The Koreans who televise themselves eating dinner

By Stephen Evans
BBC News, Seoul


How do you fancy eating your dinner at home in front of a webcam and letting thousands of people watch? If they like the way you eat, they will pay you money - maybe a few hundred dollars a night... a good salary for doing what you would do anyway. This is happening now in South Korea.

It's often said that if you want to see the future look at how technology is emerging in perhaps the most connected country on the planet. The food phenomenon is called mukbang - a combination of the Korean word for eating (muk-ja) and broadcasting (bang-song).

I have seen this future in the eighth-floor apartment of Lee Chang-hyun in Seoul (pictured at work, above). At around midnight, he goes online with a couple of friends and performs his meal, spicy raw squid one day, crab the next. "Perform" is the right word. He is extravagant in his gestures, flaunting the food to his computer camera to tantalise the viewers. He eats noisily and that's part of the show. He's invested in a good microphone to capture the full crunch and slurp.

This is not a private affair. Some 10,000 people watch him eating per day, he says. They send a constant stream of messages to his computer and he responds verbally (by talking) and orally (by eating, very visibly and noisily).

If the audience like the performance, they allocate him what are called "star balloons" and each of these means a payment to him and to the internet television channel on which he performs. He is coy about how much he earns but the BBC has estimated, by noting the number of star balloons on his screen, that it would run into several hundred dollars for a two-hour stint.

His performance-eating is part of a phenomenon which says something about the way society is changing and about the way television is changing - in Korea today, and perhaps, in your own country, tomorrow.

Media caption,
BJ Termin eats rice, cheese omelette, pork stew and kimchi on Afreeca TV

Lee Chang-hyun's show, because that's what it is, is on an internet channel called Afreeca (short for "Any FREE broadCasting"). This site lets people stream their own live video to others - many others. In effect, it's a TV channel without all the paraphernalia and cost of a TV channel. Those who perform, like Lee Chang-hyun or BJ Termin (in the video above) are known as broadcast jockeys.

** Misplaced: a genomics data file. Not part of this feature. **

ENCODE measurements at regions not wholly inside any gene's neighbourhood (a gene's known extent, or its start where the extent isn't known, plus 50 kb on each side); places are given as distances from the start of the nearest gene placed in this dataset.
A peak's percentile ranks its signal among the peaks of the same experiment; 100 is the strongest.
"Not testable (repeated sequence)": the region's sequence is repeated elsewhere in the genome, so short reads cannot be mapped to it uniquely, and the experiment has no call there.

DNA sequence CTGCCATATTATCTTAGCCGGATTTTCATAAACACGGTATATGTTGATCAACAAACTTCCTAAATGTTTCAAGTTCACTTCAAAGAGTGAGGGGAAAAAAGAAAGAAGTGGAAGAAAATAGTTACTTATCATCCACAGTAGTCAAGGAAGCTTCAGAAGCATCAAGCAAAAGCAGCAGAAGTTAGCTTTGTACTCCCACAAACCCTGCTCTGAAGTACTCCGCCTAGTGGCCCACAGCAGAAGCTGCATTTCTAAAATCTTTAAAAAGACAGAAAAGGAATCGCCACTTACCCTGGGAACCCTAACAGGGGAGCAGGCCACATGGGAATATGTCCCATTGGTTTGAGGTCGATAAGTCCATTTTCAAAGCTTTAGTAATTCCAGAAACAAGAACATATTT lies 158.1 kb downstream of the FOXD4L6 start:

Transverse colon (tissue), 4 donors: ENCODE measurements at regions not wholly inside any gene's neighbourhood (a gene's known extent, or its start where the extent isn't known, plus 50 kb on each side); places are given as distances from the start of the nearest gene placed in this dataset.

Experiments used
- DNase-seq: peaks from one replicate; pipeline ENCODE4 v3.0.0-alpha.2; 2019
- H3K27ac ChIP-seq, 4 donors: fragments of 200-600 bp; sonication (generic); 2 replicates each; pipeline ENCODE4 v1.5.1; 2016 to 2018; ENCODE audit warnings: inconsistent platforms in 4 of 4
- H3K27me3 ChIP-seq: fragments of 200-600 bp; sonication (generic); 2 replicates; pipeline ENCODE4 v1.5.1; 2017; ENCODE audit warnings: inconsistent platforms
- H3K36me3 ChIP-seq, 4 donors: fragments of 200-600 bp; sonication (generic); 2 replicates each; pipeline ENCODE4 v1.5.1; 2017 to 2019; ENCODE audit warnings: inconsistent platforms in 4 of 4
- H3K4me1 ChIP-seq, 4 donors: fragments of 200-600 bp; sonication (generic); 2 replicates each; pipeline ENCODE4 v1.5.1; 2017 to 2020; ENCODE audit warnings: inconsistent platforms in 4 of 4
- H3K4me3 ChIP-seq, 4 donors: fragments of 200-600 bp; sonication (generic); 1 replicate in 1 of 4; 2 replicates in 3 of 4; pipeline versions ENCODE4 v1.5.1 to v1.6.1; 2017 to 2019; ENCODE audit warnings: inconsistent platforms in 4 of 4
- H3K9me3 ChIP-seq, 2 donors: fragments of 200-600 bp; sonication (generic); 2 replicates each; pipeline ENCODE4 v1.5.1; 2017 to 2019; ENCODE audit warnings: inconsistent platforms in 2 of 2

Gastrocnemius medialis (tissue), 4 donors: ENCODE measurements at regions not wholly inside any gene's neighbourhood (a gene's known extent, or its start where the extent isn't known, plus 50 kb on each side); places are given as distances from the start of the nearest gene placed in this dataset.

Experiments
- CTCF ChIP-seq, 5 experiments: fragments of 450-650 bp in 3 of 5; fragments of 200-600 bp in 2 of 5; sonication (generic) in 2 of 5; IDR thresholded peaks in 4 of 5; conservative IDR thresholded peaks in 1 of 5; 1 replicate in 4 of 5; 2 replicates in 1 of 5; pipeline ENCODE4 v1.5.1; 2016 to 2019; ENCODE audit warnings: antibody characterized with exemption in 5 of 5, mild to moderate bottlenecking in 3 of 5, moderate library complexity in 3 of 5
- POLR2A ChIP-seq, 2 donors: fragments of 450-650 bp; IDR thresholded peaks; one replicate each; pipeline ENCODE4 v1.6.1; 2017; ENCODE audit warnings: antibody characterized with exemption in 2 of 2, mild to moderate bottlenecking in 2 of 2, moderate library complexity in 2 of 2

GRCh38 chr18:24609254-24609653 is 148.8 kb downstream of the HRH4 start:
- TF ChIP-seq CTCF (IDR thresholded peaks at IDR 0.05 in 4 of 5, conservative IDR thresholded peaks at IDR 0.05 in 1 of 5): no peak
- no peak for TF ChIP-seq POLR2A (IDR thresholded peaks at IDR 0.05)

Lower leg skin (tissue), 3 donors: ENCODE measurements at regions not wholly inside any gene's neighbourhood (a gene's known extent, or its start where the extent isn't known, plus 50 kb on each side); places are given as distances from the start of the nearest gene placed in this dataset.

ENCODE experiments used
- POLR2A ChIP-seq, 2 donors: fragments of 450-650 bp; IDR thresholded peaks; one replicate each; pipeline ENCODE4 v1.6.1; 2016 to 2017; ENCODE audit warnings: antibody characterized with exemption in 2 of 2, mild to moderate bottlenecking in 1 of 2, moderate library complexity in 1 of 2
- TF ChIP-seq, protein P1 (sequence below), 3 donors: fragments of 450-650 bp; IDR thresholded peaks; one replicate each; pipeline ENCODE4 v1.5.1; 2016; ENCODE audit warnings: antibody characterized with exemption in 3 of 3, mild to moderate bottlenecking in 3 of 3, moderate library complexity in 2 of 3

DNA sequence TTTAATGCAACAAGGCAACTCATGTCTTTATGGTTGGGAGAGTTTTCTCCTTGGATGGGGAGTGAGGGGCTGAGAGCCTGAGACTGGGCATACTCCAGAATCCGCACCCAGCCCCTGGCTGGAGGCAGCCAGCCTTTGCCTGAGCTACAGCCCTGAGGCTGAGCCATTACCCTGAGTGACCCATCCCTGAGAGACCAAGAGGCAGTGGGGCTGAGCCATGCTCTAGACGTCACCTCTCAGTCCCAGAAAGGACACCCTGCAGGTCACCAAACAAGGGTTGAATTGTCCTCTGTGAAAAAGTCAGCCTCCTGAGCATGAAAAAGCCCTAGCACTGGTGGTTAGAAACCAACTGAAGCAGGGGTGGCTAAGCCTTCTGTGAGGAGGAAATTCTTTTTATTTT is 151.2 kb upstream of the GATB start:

What's the appeal of watching other people eat, and what's the appeal of watching them remotely from your own computer screen? Is it a kind of voyeurism, food porn, perhaps?

Lee Chang-hyun calls himself an avatar. Viewers see themselves in him, so he thinks he eats to give them vicarious pleasure: "In Korea, for women especially, the figure is quite important. There are dishes which are quite fattening, so me eating those foods for them provides them with a bit of satisfaction," he says.

Image caption,
Lee Chang-hyun with two friends, and some noodles

But to me this doesn't seem very convincing. The point of eating is eating and "I eat so you don't have to" doesn't seem to add up.

The appeal, rather, may be in companionship - albeit remote companionship over the internet. It feels like a dinner party where the diners are talking from different rooms. "They like to see me eat but we also have lots of conversations," says Lee Chang-hyun. "We talk about everything. I even give them counselling about problems they might have so we have a real relationship."

It may or may not be a real relationship of our times - a relationship between remote people, far apart, each in their own apartments, atomised in the mega-city.

Lee Chang-hyun earns money because he performs well. He presents a constant stream of observation and light-hearted remarks. He might get up and dance to a song that's playing in his headphones. He sings for his supper. He's not just a slob who slumps in front of his meal and shovels the food in on a webcam - though these also exist as part of the phenomenon). He is good-looking and slim, despite all the big meals. He says he does extreme sports and has the right metabolism for shovelling food in without putting pounds on.

So the money clicks in. He sees the symbols signifying a donation on his screen - but he says it's not the money that motivates him. "I'm actually hanging out with my viewers. In a way, it's a promise, a pact that I have with them. I hang out with them. I'm having fun with them, so in that sense I don't consider it a job."

Korean recipes from BBC Food

But it's the most brutal form of television performance. Where stars in conventional television negotiate contracts and get paid with certainty for the duration of the contract, his pay goes up and down by the second depending on how the viewers react that moment. They have the "pay" button in their hands. If he is on a bad day, they don't click. If he's on a roll, they do. It's not a remuneration system likely to appeal to the big-name presenters in the conventional television industry.

And the idea of remote companionship down a webcam might depress those who believe in human warmth by direct contact.

But both may be the future. South Korea is very tech'd-up. Everyone seems to be online all the time. In that sense, it is the future. If Koreans are having cyber dinner at midnight today, sure as raw squid is raw squid, you will be tomorrow.

Subscribe to the BBC News Magazine's email newsletter to get articles sent to your inbox.